This is a common financial coaching question. Yes, after the age of 6 - 7 is an excellent opportunity to explain to your kids why they cannot buy the newest smartphone or snazzy sneakers. The family budget determines long-term items, like saving for retirement, or short-term items, going on vacation.
And the best way to discuss the family budget with your kids is by teaching them what opportunity cost is. In economics, the concept of opportunity cost means that in every choice made, there is a choice you didn't make. If we have decided to purchase a product, we will not be able to buy another product because our budget is limited. If we choose to consume today, we will have smaller savings for future consumption.
Any chosen path means giving up another path simply because our time and money resources are limited.
An easy way to demonstrate how the family budget works is with allowance. Once a week, give each child an allowance based on their age and explain when and how they can use their money. I suggest using this principle when wanting to explain to children that the budget is limited but to do so in a practical way.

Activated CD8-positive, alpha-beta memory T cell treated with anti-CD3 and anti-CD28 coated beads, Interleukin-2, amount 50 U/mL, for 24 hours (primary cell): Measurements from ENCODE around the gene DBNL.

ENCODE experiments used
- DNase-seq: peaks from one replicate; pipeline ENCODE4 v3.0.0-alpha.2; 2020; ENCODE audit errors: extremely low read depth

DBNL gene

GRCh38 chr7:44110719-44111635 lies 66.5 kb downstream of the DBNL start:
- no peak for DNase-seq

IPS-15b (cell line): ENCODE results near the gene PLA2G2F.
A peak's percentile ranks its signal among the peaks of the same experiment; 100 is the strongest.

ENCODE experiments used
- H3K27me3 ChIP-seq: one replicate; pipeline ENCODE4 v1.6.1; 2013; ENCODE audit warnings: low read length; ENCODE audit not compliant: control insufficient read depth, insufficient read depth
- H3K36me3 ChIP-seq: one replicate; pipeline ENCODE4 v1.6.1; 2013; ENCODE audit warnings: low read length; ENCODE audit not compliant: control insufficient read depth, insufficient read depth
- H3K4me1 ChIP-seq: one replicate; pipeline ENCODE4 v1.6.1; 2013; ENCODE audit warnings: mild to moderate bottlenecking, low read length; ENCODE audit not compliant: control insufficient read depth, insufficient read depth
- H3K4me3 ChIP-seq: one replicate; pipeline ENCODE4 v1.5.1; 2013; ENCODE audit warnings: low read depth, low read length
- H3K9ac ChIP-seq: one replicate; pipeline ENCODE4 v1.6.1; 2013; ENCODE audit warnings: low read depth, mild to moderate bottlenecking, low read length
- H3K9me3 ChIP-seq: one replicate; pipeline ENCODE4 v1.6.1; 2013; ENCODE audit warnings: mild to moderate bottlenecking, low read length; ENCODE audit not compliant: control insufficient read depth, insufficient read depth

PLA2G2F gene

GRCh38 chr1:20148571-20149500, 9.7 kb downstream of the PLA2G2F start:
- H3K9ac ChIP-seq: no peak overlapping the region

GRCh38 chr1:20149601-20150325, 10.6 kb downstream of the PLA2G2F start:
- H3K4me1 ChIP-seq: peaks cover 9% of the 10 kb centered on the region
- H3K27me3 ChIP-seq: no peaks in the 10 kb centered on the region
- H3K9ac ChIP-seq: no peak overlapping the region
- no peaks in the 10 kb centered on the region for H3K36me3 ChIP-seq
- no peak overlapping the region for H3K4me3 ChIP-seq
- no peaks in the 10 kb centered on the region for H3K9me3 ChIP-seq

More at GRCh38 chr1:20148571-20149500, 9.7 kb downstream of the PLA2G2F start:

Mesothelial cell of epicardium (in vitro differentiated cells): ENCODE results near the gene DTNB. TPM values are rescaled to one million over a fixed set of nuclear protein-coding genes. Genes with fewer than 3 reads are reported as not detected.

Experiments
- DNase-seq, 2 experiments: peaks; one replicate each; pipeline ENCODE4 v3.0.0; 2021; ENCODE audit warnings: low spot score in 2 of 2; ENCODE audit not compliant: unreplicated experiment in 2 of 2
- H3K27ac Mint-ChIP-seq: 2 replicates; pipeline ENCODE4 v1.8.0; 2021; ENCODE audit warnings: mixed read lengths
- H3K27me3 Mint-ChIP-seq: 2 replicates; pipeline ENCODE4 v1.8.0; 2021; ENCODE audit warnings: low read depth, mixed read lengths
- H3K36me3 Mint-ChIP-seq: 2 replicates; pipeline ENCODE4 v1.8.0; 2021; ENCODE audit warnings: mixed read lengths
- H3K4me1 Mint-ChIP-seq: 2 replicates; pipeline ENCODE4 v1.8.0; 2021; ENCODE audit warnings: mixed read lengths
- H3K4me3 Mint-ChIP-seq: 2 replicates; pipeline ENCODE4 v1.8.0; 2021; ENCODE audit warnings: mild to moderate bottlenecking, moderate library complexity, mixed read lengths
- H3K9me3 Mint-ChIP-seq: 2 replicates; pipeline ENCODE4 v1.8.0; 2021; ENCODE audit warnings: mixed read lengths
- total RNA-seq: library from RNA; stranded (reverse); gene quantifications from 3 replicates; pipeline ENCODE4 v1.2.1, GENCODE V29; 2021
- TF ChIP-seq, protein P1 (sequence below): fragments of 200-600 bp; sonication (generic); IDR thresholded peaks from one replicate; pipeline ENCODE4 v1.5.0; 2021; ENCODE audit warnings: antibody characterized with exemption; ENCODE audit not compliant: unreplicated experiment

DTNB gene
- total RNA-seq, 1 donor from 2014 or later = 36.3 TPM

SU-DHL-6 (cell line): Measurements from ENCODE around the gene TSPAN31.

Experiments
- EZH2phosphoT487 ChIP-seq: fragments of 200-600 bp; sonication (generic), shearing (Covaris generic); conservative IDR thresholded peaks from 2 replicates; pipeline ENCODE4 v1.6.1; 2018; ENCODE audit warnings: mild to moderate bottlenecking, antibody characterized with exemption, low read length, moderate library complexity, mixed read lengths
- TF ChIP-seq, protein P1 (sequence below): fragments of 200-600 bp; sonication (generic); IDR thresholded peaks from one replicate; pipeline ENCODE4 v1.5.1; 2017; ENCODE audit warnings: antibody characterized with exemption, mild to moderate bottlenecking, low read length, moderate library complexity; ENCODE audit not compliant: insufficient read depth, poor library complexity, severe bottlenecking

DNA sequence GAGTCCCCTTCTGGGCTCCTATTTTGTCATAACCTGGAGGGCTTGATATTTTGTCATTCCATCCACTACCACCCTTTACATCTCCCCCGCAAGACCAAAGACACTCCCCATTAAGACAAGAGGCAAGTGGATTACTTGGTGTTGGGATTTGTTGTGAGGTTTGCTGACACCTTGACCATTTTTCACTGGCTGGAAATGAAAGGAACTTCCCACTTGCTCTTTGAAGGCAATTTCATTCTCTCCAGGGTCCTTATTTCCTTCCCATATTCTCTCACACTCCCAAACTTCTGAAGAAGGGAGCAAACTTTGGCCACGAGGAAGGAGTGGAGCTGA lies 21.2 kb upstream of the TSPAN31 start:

When going out to the mall or the store, the kids choose how to spend the money. But they have to stay within their budget. If the new smartphone is $400, and your kids have only $250 saved, so it's clear they have to wait and save to buy a phone. And that buying $150 sneakers will postpone the new phone purchase.
Now that your child understands how their allowance is connected to their budget, we can bring it back to the family budget as parents. Our income is the basis for the family budget. As parents, we have to decide for the family on how much is available for the Disney vacation and how much to save for your higer education. Each choice is an opportunity cost, and an increase in the allowance can postpone the next great vacation.